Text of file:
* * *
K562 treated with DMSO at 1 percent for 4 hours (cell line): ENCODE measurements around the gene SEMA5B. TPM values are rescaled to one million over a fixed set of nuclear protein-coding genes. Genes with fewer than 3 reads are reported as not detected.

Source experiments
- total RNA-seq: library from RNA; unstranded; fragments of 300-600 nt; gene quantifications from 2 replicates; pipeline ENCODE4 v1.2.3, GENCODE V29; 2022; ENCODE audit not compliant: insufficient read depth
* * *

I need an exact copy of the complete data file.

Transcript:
K562 treated with DMSO at 1 percent for 4 hours (cell line): ENCODE measurements around the gene SEMA5B. TPM values are rescaled to one million over a fixed set of nuclear protein-coding genes. Genes with fewer than 3 reads are reported as not detected.

Source experiments
- total RNA-seq: library from RNA; unstranded; fragments of 300-600 nt; gene quantifications from 2 replicates; pipeline ENCODE4 v1.2.3, GENCODE V29; 2022; ENCODE audit not compliant: insufficient read depth